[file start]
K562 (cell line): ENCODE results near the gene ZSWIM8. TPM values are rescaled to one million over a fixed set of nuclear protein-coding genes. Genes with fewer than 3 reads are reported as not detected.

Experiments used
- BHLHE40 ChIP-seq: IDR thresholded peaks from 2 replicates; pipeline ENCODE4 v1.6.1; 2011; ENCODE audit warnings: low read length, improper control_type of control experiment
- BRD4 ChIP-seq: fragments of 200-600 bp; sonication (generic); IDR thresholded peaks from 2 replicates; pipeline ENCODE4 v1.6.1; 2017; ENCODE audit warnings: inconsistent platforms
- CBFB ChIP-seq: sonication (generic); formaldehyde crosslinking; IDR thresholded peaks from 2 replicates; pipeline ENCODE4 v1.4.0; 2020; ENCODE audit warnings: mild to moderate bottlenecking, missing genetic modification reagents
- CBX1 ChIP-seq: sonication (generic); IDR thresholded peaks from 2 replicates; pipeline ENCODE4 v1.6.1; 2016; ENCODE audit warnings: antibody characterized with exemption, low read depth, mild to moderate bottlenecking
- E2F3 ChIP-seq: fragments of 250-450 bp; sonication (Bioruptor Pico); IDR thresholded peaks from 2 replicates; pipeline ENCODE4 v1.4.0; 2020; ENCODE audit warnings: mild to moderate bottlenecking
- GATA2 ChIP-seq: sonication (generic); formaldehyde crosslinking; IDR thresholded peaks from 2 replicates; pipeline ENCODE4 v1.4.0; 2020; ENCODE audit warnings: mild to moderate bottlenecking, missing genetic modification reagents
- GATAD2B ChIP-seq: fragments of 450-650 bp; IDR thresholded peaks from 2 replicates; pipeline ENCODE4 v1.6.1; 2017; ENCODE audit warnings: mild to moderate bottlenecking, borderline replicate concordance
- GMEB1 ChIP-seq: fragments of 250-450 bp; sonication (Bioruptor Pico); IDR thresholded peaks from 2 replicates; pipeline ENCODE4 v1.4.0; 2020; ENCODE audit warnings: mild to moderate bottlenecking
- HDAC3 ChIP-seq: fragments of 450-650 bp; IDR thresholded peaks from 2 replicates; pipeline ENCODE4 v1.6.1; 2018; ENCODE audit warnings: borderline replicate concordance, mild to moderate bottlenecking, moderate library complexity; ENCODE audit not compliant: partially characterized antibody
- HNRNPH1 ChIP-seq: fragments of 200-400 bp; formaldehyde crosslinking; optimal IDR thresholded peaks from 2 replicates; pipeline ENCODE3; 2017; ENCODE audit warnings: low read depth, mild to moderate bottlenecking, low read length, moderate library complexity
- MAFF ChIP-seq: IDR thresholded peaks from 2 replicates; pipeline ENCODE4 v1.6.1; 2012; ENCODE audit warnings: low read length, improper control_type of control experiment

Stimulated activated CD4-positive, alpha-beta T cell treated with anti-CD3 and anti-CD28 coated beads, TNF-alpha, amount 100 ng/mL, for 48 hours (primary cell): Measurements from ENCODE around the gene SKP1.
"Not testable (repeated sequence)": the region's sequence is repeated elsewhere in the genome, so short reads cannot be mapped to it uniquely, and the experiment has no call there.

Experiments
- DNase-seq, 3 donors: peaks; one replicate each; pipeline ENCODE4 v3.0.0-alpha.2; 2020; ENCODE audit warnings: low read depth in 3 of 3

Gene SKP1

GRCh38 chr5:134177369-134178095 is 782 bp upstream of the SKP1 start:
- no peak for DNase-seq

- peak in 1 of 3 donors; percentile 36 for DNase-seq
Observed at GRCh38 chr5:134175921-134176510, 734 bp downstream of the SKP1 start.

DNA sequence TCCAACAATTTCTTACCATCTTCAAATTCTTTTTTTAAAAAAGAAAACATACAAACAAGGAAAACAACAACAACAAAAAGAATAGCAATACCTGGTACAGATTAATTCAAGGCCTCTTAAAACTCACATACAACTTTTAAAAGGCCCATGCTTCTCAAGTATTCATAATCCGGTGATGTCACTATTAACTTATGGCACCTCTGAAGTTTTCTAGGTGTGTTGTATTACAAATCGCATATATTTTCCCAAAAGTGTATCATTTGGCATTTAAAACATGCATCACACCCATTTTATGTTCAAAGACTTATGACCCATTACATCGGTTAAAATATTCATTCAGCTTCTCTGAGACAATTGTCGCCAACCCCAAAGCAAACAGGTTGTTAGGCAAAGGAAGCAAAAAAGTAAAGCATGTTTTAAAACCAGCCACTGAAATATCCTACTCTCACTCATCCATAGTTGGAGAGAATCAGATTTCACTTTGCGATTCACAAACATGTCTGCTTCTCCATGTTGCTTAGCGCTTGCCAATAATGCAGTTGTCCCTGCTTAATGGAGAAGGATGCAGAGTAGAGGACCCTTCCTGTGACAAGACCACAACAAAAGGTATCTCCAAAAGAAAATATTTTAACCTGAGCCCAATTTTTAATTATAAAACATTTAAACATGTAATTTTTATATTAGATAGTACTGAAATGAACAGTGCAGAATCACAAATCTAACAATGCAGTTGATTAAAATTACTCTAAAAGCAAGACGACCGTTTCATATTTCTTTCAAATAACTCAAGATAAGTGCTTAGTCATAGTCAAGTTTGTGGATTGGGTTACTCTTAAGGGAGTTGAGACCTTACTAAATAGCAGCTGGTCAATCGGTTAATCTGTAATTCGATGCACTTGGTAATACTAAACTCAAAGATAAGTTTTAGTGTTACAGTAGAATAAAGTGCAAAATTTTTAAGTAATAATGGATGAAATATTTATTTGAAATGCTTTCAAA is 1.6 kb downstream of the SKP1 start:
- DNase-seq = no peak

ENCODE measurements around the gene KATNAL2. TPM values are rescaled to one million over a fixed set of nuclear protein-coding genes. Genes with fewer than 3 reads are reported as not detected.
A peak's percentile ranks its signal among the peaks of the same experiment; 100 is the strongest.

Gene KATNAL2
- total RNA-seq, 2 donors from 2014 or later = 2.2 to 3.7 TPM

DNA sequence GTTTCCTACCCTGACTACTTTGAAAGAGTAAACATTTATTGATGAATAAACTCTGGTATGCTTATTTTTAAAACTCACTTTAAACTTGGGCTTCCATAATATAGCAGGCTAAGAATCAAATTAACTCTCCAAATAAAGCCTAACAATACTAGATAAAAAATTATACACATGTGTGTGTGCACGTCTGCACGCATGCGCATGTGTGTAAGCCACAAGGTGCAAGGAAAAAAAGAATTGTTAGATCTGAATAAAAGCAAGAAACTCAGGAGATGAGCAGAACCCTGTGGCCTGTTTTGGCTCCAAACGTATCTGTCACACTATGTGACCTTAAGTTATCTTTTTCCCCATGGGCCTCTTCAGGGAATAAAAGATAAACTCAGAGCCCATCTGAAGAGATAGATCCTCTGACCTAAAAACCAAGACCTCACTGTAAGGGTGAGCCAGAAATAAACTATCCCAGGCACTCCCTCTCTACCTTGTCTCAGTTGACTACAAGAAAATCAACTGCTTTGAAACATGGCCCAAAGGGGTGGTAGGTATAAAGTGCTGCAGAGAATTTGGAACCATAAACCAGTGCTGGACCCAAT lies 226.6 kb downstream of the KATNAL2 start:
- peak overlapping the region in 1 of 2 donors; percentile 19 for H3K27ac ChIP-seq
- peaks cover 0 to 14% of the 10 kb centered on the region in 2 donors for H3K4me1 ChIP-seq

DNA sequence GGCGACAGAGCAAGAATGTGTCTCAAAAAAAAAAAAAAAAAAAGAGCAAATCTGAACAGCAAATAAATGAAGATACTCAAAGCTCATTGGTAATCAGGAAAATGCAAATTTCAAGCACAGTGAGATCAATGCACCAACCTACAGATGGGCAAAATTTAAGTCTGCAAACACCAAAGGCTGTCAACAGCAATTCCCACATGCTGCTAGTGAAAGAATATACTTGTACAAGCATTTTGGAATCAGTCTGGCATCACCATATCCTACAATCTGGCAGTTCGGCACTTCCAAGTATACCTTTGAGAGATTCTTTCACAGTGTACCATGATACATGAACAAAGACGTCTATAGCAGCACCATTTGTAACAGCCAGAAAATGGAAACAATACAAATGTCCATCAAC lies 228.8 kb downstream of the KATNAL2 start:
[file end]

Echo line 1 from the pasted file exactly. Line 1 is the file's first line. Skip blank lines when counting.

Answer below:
K562 (cell line): ENCODE results near the gene ZSWIM8. TPM values are rescaled to one million over a fixed set of nuclear protein-coding genes. Genes with fewer than 3 reads are reported as not detected.